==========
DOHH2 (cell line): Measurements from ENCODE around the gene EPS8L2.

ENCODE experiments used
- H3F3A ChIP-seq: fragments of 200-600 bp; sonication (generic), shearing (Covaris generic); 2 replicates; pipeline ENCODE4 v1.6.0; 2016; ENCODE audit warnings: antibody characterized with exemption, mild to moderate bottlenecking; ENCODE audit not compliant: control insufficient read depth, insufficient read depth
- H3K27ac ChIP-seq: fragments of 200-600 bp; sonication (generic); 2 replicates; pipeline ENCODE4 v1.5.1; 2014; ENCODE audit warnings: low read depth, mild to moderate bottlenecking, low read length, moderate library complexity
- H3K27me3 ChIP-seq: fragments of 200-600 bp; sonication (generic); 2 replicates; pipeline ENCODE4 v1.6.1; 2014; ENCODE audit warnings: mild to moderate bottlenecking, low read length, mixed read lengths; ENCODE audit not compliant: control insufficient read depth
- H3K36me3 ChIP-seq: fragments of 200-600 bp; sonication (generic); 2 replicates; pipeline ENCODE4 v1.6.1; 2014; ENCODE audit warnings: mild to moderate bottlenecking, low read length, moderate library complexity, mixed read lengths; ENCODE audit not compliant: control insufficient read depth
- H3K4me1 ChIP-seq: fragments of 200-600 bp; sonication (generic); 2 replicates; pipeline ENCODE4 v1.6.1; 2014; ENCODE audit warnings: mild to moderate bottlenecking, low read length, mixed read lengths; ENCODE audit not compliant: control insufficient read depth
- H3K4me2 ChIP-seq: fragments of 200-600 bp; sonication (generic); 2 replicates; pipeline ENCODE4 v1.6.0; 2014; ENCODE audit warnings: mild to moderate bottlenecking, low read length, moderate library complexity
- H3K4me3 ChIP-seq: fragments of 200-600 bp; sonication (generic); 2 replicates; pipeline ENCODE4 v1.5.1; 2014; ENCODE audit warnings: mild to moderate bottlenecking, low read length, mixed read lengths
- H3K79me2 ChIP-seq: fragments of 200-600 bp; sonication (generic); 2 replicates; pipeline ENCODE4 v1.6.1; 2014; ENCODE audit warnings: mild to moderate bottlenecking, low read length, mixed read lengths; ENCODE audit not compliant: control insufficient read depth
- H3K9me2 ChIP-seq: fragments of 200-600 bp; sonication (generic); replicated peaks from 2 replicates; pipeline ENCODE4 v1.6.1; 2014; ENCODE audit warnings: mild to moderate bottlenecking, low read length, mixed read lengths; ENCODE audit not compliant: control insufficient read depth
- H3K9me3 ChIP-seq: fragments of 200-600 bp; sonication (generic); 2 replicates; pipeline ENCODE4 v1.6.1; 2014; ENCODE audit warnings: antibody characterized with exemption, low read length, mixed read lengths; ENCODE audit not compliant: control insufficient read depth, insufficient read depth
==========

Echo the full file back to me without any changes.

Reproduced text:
DOHH2 (cell line): Measurements from ENCODE around the gene EPS8L2.

ENCODE experiments used
- H3F3A ChIP-seq: fragments of 200-600 bp; sonication (generic), shearing (Covaris generic); 2 replicates; pipeline ENCODE4 v1.6.0; 2016; ENCODE audit warnings: antibody characterized with exemption, mild to moderate bottlenecking; ENCODE audit not compliant: control insufficient read depth, insufficient read depth
- H3K27ac ChIP-seq: fragments of 200-600 bp; sonication (generic); 2 replicates; pipeline ENCODE4 v1.5.1; 2014; ENCODE audit warnings: low read depth, mild to moderate bottlenecking, low read length, moderate library complexity
- H3K27me3 ChIP-seq: fragments of 200-600 bp; sonication (generic); 2 replicates; pipeline ENCODE4 v1.6.1; 2014; ENCODE audit warnings: mild to moderate bottlenecking, low read length, mixed read lengths; ENCODE audit not compliant: control insufficient read depth
- H3K36me3 ChIP-seq: fragments of 200-600 bp; sonication (generic); 2 replicates; pipeline ENCODE4 v1.6.1; 2014; ENCODE audit warnings: mild to moderate bottlenecking, low read length, moderate library complexity, mixed read lengths; ENCODE audit not compliant: control insufficient read depth
- H3K4me1 ChIP-seq: fragments of 200-600 bp; sonication (generic); 2 replicates; pipeline ENCODE4 v1.6.1; 2014; ENCODE audit warnings: mild to moderate bottlenecking, low read length, mixed read lengths; ENCODE audit not compliant: control insufficient read depth
- H3K4me2 ChIP-seq: fragments of 200-600 bp; sonication (generic); 2 replicates; pipeline ENCODE4 v1.6.0; 2014; ENCODE audit warnings: mild to moderate bottlenecking, low read length, moderate library complexity
- H3K4me3 ChIP-seq: fragments of 200-600 bp; sonication (generic); 2 replicates; pipeline ENCODE4 v1.5.1; 2014; ENCODE audit warnings: mild to moderate bottlenecking, low read length, mixed read lengths
- H3K79me2 ChIP-seq: fragments of 200-600 bp; sonication (generic); 2 replicates; pipeline ENCODE4 v1.6.1; 2014; ENCODE audit warnings: mild to moderate bottlenecking, low read length, mixed read lengths; ENCODE audit not compliant: control insufficient read depth
- H3K9me2 ChIP-seq: fragments of 200-600 bp; sonication (generic); replicated peaks from 2 replicates; pipeline ENCODE4 v1.6.1; 2014; ENCODE audit warnings: mild to moderate bottlenecking, low read length, mixed read lengths; ENCODE audit not compliant: control insufficient read depth
- H3K9me3 ChIP-seq: fragments of 200-600 bp; sonication (generic); 2 replicates; pipeline ENCODE4 v1.6.1; 2014; ENCODE audit warnings: antibody characterized with exemption, low read length, mixed read lengths; ENCODE audit not compliant: control insufficient read depth, insufficient read depth